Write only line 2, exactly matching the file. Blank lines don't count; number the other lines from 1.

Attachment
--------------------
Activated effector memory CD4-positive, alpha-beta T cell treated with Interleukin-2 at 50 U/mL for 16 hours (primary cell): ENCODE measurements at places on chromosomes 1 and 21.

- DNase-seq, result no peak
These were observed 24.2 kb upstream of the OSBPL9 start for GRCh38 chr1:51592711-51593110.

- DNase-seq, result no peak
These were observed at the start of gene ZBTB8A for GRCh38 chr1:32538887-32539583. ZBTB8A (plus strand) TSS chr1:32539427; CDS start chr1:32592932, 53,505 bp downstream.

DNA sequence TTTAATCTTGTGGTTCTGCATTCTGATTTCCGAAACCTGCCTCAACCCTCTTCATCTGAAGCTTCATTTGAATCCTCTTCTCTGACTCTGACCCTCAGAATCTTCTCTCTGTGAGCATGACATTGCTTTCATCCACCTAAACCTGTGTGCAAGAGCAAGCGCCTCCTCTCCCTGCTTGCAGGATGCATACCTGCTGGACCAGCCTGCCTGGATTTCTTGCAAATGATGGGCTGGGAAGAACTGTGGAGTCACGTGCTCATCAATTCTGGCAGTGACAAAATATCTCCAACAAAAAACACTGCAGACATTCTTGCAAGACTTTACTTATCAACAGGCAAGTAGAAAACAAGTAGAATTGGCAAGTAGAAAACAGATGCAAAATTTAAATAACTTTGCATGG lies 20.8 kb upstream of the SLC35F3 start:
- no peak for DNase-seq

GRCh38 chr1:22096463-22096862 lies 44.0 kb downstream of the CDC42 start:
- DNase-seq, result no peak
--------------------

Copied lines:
- DNase-seq, result no peak